by Greta Ashworth, B.A.
I cannot believe my mother not only permitted me to go, but encouraged it. This was totally out of left field, and not something anyone in my family had done anything similar to before. I do not even clearly recall all my motivations for wanting to go. Perhaps I was simply driven to escape the awkward and tedious life I was navigating as a fifteen-year-old and to prove to myself that there was something beyond the autopilot I was running but failing to connect with.
My aunt had directed my attention toward an opportunity to volunteer on a small chocolate farm in the Andean foothills of Ecuador for the summer. I would be on my own with two other girls my age and the woman running the operation. At first it barely seemed real, but a few months later it was an undeniable fact when I felt adrenaline rushing through me as the plane took off for South America.
I fondly recall one late morning walk about a week into the journey. My companions and I were on the half-hour stroll that snaked us through the rainforest and down the dirt road into town under the brilliant equatorial sun. I kicked rogue stones as we meandered and looked around myself at the foreign landscape in awe. It struck me that I was incredibly far away from my family, and not even as far away as I possibly could be, a fact which implied a vastness and a diversity of potential experience that suddenly overwhelmed me. It occurred to me that I had lived my life up until that point in what barely amounted to a sliver of the world and now had somehow innocently stumbled onto the lip of infinity.
I imagine it goes without saying that my life changed after that trip. I was practically on another planet, after all. The impact of being stripped of my comfort zone and plunged into the unknown at that fertile stage of my development is an event that continues to affect me today. I was introduced to a new concept of possibility, to the expansiveness of the world and my place in it, especially in relation to other people. At that juncture it was news to me that I could be ignorant of so much. There were so many people, so much variety in their lives, and yet we all seemed to share an essence of being.
I struggled as a teenager. I think this is a common narrative that most of us can relate to. I was not inspired in school and on top of that I was not sure how (or even if I wanted) to connect with my peers. Traveling abroad blew my world open and gave me a subtle sense of the limitlessness of experience this abundant life had to offer. While things did not shift dramatically in an instant upon my return home, there was a new lens applied to my life that filtered information freshly and slowly built upon itself.
My internal compass has since drawn me to wild and intriguing places and people, each of which have bestowed upon me priceless treasures in the form of experience. It eventually became clear to me that I feel most alive when sharing and exploring this passion for discovery with others, and most especially with young adults.
Being an adolescent is a wild, wild time for self discovery and world-view development. You are working on establishing an identity, setting up patterns of behavior, and deciding what you believe to be true. These are the foundations for your life. What you are exposed to and the choices you do (or do not) make at this pivotal stage have a massive impact on your future. You are learning what is possible, what is the underlying structure of reality, and what you are capable of. I trace my passion for working with people in this life stage back to my trip to Ecuador, as it became such a formative experience for my life and happened at such a pivotal time in my development.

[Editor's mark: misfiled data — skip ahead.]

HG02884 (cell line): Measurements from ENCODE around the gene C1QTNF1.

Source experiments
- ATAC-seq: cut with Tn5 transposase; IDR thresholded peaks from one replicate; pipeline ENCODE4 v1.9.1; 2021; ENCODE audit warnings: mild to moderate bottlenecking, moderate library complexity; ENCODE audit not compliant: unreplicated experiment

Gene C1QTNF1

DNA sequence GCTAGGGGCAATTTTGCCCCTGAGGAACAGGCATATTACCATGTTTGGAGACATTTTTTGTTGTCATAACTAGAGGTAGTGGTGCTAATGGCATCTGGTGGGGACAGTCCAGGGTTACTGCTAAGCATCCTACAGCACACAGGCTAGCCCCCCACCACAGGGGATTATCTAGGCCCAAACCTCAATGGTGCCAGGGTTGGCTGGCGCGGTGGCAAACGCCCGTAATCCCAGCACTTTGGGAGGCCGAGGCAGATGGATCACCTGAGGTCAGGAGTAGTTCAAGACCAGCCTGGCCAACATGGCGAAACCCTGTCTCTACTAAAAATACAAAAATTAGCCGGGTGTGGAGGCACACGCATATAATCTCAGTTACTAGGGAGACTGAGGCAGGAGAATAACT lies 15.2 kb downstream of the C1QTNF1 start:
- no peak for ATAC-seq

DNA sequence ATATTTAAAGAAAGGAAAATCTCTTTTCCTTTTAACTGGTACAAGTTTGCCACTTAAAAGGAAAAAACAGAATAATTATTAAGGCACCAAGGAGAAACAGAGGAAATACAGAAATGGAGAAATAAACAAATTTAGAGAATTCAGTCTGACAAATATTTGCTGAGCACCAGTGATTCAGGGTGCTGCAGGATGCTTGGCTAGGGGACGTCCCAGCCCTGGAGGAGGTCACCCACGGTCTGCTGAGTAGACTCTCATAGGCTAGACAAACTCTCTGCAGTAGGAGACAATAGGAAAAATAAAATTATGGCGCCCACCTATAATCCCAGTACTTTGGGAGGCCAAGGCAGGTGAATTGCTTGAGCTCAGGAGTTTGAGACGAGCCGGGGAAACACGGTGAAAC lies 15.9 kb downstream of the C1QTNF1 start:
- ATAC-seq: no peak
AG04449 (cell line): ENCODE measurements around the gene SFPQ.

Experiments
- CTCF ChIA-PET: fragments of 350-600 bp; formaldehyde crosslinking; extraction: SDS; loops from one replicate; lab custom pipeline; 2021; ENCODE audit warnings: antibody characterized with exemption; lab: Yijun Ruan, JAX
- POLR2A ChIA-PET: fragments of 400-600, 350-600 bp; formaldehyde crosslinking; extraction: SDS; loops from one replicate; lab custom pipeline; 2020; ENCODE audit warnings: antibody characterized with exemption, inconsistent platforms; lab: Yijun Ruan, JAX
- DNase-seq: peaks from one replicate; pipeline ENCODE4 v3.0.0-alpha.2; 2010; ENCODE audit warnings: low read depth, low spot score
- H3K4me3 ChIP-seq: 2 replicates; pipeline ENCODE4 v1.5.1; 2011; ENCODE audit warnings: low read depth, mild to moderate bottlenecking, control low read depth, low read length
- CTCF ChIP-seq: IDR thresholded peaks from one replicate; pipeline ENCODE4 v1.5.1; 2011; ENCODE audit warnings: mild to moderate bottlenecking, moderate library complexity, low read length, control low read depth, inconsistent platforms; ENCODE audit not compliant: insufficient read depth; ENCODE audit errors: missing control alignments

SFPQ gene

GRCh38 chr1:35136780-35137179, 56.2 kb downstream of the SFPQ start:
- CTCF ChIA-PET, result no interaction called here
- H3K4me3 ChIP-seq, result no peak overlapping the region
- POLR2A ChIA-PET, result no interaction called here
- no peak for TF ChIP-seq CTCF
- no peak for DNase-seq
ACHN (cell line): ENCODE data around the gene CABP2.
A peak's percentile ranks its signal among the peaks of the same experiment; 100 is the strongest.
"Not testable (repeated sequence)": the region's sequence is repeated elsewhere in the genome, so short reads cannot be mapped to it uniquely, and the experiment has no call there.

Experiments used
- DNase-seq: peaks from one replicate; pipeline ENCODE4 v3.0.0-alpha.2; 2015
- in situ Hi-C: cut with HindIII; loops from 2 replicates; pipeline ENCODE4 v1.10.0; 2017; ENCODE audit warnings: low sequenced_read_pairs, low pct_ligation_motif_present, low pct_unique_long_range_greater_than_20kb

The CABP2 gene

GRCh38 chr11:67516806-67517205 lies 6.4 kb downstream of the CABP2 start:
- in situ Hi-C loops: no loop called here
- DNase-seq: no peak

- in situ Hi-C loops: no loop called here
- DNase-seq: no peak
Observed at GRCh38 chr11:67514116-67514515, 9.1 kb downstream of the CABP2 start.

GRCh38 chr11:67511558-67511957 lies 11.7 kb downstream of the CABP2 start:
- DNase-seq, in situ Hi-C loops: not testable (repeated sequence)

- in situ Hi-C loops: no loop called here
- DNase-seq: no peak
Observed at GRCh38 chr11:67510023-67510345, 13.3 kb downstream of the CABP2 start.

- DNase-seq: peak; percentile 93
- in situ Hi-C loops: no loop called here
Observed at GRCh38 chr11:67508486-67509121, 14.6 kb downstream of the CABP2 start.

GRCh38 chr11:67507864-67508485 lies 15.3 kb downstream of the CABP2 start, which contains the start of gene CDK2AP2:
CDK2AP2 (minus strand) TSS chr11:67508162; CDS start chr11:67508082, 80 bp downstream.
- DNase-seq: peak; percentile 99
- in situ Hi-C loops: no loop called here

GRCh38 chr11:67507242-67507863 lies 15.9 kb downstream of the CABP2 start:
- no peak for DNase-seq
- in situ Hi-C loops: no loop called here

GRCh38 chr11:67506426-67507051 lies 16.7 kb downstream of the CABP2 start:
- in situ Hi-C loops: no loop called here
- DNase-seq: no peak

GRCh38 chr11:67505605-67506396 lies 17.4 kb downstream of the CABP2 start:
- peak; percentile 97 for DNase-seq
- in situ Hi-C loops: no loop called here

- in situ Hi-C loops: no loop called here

Which brings me to SIGA. Have you ever encountered something that fully embodied the principles you are personally committed to live by? This is what I have found at SIGA (perhaps you have, too!). There is a dedication to curiosity, discovery, and empowerment here that I believe is essential to any effective recipe for living a fulfilling life. It is not simply the recipe for a successful student or successful college candidate. It is a pathway to a conscious, intentional life of purpose and connection that embraces the world at large.
I bring my love of relationship-based programming, self-exploration and ultimately my passion for guiding the discovery of personal agency to the banquet table that is SIGA. By being encouraged to practice creative responsibility and take initiative in designing your educational path, you inevitably learn about your expansive potential and become capable of achieving, experiencing, and relishing more and more in life. To the students and community members of SIGA, I am excited to offer my dedication to the value of relationship, to each personal process of discovery, to crafting a community of support, and especially my dedication to learning through the art of play.
In closing I want to mention that life is BIG. Sometimes it feels as if I have lived a hundred micro-lives in between my trip to Ecuador and where I am today. Of course I cannot fathom exactly where or who I would be if I had not had the opportunity to embark on that first epic excursion into the world, but boy am I grateful for where and who I am now because of it! I eagerly await SIGA’s impact in providing that same impetus for its students and can barely wait to see the magic unfold.
Multiple contributors will be posting on our blog to keep you posted on the development of SIGA!
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"Siga" in Spanish means keep going... continue forward... persist... and that's what we do!
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